- M = Multiple entries up to expiration date. If “1” is indicated, you may enter the U.S. only once.
- Expiration Date = Last date of eligibility to enter the U.S., as long as accompanied by a valid DS-2019 Form.
The J-1 Visa (along with your DS-2019 Form) allows you to:
- Work up to 4 months or from the beginning date to the end date listed in Section #3 of your DS-2019 Form
- Obtain a Social Security Number
The J-1 Visa for the Camp program does not allow you to:
- Work as a domestic caregiver (for example as an au pair), in the medical field or in any other form of paid worker occupation
- Extend your work eligibility
- Work for any employer other than the camp at which you were placed or obtain a second job.
Remember: The J-1 Visa on its own does not give you the right to work or stay in the U.S. The J-1 Visa is only valid with the appropriate DS-2019 Form.
You must return home within 30 days of your last day of work. InterExchange Camp USA will report all participants who do not return home to the U.S. Department of State and to their home countries’ embassies.
J-1 Visas issued by U.S. Embassies in some countries may have an expiration date that is later than the end date of this program. For example, you may find that the embassy has given you a visa that expires in two years, instead of four months. This does not allow you to stay in the U.S. for longer than the duration of our Camp USA program, which is indicated on your DS-2019 Form. Instead, it means that if you want to come back to camp next year, you may not have to apply to the U.S. Embassy/Consulate for a new J-1 Visa. However, you will still need to get a new DS-2019 Form. The J-1 Visa is not valid without a DS-2019 Form. Some countries also have early end dates. Please be sure you know when you need to return to your country.
The U.S. Customs and Border Protection (CBP) will document your arrival upon entry to the United States by sea or plane through your electronic I-94 record (DHS Arrival/Departure Record). Participants arriving by car (most common with Canadian or Mexican participants) will still be given a paper copy of this document.
To record your entry in the U.S. the Immigration official will stamp your passport. The admission stamp will have information about your date of entry, visa type and duration of your stay (D/S) in the U.S. The immigration official may stamp your DS-2019 Form as well.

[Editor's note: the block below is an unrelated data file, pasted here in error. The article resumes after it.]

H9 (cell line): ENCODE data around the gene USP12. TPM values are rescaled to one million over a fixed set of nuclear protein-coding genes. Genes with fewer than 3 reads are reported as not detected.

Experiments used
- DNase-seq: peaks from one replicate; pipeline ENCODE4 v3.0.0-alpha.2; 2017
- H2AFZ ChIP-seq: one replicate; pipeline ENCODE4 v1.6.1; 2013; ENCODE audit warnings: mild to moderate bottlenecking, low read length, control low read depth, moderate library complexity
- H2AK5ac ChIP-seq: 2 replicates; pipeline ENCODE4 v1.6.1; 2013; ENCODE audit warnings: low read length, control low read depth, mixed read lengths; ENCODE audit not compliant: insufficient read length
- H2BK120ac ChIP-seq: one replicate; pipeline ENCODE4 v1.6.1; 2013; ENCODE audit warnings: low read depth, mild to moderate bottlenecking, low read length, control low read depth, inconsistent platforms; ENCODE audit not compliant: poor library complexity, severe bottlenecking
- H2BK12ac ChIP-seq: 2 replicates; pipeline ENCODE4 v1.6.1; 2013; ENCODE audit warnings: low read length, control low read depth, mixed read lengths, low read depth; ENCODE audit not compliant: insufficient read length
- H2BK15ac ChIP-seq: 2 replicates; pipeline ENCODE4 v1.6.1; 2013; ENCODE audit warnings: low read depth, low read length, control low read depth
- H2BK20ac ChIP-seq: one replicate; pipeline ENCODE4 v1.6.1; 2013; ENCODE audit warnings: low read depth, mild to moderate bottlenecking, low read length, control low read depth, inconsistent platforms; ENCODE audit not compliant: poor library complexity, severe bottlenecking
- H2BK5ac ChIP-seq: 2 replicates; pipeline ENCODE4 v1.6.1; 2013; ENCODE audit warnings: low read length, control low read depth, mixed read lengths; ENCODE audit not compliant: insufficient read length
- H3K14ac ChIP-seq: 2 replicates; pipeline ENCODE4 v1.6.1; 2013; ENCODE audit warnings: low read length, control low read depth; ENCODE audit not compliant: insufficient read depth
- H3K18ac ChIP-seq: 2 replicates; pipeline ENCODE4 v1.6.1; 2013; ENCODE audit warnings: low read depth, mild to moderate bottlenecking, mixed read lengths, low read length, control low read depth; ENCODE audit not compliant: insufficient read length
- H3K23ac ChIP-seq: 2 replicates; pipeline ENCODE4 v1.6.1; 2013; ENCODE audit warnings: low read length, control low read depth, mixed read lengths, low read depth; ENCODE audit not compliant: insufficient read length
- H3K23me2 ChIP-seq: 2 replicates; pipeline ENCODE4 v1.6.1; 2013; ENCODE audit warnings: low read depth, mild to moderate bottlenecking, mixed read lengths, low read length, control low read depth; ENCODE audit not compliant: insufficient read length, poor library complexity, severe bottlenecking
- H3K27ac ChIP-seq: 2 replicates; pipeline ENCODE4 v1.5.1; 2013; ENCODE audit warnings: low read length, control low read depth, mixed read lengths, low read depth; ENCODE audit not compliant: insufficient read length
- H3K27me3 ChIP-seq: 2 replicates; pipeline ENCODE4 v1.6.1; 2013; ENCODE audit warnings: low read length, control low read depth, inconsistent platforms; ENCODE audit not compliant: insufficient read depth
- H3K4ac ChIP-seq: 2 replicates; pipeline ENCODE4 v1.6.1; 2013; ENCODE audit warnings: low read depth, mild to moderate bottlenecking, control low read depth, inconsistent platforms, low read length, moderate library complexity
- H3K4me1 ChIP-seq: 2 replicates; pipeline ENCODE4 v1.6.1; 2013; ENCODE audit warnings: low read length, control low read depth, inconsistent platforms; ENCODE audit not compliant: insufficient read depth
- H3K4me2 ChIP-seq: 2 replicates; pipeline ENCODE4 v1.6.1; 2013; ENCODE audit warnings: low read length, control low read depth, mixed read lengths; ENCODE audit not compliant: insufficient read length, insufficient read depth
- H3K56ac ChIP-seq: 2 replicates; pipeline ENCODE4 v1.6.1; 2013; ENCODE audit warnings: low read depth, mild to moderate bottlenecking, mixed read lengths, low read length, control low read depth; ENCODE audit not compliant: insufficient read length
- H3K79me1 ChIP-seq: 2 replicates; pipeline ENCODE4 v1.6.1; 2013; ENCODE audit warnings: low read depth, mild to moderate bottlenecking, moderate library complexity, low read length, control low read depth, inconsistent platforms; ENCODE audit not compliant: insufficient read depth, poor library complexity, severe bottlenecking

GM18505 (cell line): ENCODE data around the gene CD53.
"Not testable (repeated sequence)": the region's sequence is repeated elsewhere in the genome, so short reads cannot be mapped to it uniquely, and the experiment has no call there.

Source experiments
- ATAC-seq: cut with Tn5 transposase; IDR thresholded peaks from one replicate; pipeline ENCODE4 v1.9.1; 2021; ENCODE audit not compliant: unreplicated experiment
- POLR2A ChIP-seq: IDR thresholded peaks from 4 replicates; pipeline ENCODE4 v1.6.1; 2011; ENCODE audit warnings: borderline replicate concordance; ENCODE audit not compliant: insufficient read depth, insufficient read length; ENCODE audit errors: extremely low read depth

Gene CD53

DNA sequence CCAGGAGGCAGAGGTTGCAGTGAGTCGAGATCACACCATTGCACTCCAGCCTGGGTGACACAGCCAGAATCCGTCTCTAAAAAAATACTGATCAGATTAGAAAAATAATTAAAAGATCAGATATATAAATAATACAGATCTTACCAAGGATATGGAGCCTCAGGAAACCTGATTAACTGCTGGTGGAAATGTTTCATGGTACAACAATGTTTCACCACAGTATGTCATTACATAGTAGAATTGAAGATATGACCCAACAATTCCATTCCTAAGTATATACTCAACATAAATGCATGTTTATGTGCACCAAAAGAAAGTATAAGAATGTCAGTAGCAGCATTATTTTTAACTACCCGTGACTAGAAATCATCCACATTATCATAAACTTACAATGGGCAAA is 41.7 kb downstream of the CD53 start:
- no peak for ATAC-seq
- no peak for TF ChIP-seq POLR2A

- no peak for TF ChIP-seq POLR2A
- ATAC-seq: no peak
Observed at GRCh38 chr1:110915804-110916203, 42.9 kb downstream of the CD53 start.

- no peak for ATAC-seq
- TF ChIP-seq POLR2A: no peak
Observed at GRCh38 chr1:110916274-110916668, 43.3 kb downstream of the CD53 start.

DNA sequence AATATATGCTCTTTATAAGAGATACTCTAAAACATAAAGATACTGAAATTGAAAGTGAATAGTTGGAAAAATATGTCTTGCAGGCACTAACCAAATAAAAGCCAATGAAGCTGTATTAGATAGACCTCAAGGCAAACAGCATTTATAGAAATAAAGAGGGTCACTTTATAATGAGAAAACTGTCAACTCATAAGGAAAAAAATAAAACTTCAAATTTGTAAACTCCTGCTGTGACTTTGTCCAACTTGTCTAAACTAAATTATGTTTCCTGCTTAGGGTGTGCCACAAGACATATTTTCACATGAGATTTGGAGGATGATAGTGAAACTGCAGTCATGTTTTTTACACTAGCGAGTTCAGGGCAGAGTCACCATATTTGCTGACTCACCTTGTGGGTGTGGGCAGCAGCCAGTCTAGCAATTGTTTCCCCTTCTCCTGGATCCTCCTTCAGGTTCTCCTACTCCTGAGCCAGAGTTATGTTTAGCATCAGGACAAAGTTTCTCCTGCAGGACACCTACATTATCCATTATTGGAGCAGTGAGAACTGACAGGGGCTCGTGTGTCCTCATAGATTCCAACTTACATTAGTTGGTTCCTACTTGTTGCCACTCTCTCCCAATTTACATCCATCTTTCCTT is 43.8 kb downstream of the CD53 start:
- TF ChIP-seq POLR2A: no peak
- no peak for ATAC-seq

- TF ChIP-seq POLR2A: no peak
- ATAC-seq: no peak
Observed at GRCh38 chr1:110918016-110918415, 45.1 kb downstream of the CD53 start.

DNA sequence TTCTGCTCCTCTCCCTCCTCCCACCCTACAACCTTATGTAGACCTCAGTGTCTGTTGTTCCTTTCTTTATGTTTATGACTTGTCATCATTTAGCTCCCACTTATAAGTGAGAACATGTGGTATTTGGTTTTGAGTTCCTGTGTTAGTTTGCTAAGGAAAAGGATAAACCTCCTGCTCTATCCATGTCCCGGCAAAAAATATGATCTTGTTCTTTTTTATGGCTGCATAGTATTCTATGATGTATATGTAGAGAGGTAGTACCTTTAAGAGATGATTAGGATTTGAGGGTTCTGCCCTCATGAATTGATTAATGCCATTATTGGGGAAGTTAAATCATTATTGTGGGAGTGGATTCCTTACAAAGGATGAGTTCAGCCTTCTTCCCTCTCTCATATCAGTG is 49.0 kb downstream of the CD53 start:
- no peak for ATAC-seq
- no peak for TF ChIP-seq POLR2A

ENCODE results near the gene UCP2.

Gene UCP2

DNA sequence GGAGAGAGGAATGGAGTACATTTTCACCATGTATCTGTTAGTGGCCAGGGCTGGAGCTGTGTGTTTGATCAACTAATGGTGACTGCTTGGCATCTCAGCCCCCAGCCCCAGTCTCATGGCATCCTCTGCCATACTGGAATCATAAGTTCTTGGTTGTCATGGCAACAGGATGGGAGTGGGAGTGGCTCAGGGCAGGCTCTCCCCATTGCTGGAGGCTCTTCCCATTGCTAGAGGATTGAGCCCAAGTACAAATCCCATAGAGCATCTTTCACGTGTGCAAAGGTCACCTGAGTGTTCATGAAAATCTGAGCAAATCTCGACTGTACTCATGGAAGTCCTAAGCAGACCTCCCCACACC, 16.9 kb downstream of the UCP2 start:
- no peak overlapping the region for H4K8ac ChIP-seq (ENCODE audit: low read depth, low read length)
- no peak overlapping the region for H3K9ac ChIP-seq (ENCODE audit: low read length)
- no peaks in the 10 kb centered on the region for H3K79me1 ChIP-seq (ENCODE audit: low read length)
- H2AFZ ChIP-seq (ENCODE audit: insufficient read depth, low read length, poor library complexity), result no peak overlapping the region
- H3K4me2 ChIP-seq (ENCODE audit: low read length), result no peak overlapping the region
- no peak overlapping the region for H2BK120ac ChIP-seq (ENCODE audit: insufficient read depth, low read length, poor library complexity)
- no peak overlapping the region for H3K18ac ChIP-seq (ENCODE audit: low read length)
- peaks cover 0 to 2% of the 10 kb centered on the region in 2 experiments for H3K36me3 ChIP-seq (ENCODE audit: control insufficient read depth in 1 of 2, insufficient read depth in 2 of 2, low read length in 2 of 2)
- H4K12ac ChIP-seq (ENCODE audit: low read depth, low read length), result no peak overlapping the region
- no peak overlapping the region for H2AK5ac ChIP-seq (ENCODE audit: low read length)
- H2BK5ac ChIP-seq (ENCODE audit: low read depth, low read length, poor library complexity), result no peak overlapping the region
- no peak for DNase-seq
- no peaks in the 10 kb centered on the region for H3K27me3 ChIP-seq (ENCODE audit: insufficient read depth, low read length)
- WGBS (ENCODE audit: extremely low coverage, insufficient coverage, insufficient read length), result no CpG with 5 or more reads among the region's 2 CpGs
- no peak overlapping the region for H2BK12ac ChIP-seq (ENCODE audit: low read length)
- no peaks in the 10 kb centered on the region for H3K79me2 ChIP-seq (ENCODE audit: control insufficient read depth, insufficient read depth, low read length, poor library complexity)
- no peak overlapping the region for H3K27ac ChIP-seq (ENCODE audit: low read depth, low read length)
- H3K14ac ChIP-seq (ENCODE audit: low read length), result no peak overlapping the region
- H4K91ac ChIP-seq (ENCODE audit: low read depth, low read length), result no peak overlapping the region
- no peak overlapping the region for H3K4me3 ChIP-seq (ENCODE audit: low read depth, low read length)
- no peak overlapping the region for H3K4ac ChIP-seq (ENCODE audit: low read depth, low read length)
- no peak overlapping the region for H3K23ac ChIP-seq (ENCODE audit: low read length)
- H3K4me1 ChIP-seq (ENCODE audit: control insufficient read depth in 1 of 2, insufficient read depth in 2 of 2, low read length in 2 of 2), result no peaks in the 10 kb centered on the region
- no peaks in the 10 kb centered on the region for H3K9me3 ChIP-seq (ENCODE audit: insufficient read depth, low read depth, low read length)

The U.S. Customs and Border Protection (CBP) will make your electronic I-94 record available at: http://i94.cbp.dhs.gov.
We recommend you access and print your electronic I-94 record by entering the information below. It is located on your J-1 Visa stamp and you should keep this printed copy with you when applying for important documents like your Social Security Number or other forms of identification in the U.S.
- Passport number
- Date of birth
- Full name
- Country of origin
- Date of entry in the U.S.
- Class of admission (your visa type)
If you are not able to access your I-94 record online, you may need to wait a few more days for the CBP to process your arrival information. If this occurs, please check back periodically and reference the How to Use the Website and Questions/Complaints section on the website, or contact the CBP office directly.
If information on your I-94 record is incorrect, please visit a local CBP Deferred Inspection Site or port of entry. To locate the closest CBP Deferred Inspection Site go to: www.cbp.gov/contact/deferred-inspection/overview-deferred-inspection
The CBP will record your departure from the U.S. using information gathered at the time of your arrival into the U.S.; you do not need to present your printed I-94 record when leaving the U.S.